By the time the first lecture of Week 7 had finished, we had discussed all four laws of thermodynamics, in mathematical and verbal forms, established the probabilistic nature of entropy and worked through ten types of entropy calculations. In fact, nearly all of the framework has now been constructed for Chapter 6, in which everything comes to fruition as we discuss spontaneity and equilibrium.
Backtracking, last Friday we explored the work of [my idol] Ludwig Boltzmann, who beat his head against the scientific establishment as he spearheaded the development of statistical mechanics. Bypassing all the entropy is disorder nonsense, here we can see the physical underpinnings of entropy are probabilistic and that entropy is a measure of the number of accessible microstates to a system [which may arise as translational, rotational, vibrational, electronic, nuclear, configurational, etc]. In other words, entropy is a metric related to the number of ways that energy can be dispersed (into these microstates). Now that you have been equipped with this interpretation of absolute entropy, you can successfully point-and-laugh at all those who persist in utilizing the now-debunked disorder interpretation.
On Monday, we finished [finally] our set of ten processes:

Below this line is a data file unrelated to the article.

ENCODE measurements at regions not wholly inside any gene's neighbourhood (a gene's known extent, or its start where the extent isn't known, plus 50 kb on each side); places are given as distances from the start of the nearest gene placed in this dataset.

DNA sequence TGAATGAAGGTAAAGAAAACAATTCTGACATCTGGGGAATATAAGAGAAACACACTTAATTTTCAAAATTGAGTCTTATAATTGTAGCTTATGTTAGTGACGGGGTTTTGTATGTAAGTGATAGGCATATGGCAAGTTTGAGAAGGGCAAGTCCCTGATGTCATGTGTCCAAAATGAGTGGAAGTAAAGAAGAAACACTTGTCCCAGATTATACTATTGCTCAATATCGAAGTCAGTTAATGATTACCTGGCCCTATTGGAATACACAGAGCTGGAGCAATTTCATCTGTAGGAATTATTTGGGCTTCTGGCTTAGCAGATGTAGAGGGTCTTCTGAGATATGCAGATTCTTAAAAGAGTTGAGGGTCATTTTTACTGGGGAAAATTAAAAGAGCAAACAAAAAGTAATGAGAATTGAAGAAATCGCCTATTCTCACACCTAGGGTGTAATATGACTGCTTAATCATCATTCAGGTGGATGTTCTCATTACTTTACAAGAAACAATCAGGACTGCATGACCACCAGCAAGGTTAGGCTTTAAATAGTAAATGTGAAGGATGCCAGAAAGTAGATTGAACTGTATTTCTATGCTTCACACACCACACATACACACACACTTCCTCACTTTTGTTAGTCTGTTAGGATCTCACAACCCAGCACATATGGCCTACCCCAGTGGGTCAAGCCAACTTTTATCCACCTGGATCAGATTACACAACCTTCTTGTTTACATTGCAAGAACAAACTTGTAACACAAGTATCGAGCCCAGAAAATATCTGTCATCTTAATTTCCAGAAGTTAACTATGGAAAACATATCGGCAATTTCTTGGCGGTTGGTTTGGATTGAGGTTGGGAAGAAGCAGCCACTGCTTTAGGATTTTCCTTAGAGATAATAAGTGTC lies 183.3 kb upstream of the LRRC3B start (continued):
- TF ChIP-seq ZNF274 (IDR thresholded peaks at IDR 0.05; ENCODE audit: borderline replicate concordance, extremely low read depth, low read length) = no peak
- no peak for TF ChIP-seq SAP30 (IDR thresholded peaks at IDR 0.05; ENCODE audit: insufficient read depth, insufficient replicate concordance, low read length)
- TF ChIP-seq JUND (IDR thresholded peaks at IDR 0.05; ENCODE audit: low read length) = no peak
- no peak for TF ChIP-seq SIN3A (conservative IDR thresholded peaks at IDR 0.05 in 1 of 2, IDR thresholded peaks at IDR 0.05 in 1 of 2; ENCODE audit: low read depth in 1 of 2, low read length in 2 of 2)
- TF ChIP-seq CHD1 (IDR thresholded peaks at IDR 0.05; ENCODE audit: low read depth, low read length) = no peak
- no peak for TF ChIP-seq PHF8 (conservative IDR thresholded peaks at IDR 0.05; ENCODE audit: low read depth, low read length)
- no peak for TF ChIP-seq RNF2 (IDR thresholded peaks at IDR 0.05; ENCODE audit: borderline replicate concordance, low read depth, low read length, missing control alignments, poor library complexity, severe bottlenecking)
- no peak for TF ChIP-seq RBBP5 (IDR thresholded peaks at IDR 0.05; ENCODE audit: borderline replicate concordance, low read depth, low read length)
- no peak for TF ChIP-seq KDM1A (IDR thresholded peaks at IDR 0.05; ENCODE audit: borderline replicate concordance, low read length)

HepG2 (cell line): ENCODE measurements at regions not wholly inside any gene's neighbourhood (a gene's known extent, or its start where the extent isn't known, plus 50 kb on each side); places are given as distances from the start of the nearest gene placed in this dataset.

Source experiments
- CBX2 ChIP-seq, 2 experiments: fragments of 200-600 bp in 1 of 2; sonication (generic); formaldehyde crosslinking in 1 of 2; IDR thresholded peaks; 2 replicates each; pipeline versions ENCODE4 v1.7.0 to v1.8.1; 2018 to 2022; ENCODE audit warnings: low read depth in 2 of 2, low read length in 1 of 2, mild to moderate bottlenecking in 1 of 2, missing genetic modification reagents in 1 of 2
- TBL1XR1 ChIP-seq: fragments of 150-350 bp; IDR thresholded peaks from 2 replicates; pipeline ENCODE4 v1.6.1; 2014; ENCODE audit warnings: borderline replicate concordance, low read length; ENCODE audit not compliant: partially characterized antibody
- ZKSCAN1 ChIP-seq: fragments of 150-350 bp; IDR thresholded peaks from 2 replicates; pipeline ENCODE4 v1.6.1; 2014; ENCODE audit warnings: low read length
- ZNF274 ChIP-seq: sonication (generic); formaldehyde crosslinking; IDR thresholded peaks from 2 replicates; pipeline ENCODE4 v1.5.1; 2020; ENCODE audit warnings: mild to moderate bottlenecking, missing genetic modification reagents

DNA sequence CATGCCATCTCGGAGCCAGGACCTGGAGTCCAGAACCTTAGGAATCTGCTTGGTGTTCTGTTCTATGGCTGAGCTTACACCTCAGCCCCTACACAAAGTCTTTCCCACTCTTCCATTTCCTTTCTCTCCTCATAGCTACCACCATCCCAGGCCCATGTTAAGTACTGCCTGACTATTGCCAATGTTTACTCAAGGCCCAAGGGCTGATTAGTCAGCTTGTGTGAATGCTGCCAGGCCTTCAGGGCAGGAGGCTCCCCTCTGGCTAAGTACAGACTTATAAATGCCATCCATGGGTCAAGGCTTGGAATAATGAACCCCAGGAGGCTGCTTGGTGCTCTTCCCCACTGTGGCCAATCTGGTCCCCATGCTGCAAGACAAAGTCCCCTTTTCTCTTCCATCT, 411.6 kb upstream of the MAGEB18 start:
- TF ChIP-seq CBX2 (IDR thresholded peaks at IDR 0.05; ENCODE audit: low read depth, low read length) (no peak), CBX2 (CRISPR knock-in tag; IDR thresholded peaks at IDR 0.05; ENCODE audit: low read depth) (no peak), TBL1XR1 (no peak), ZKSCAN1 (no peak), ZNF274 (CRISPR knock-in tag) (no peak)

01. cyclic process
02. reversible adiabatic
03. reversible isothermal
04. reversible phase change (at constant T, P)
05. reversible change of state [ideal gas]
06. irreversible change of state [ideal gas]
07. change of state [general] (two versions: T,V and T,P)
08. mixing of ideal gases A and B (also ideal solutions)
09. irreversible phase change (at constant T, P)
10. chemical reactions
These 10 processes cover nearly every situation of interest in chemistry.
Finally we elucidated the Third Law of Thermodynamics, that S → 0 as T → 0. As indicated in class, this is a restatement of what we saw in the Carnot engine, that absolute zero cannot be attained (although we've gotten way way down there, to 450 pK, where matter acts truly bizarre because of the dominance of quantum over thermal effects).
The absolute entropy of real matter, incidentally, usually approaches a nonzero S0, the residual entropy, which is a loose measurement of the strength of low-temperature intermolecular forces.
I hope it is clear by now that the Laws of Thermodynamics, in essence, establish a logical code from which nearly all energy transfer (and, hence, all phenomena) can be described. Turning this framework into usable results is not always easy, however.
Interestingly, a Fourth Law of Thermodynamics is often proposed, the Onsager reciprocal relations which we will not cover until pchem 2.
And now, the Four Laws of Thermodynamics, translated for Sanitation Engineers:
0th: There is shit.
1st: You can't get rid of it.
2nd: It gets deeper.
3rd: A nice empty trashcan is wishful thinking.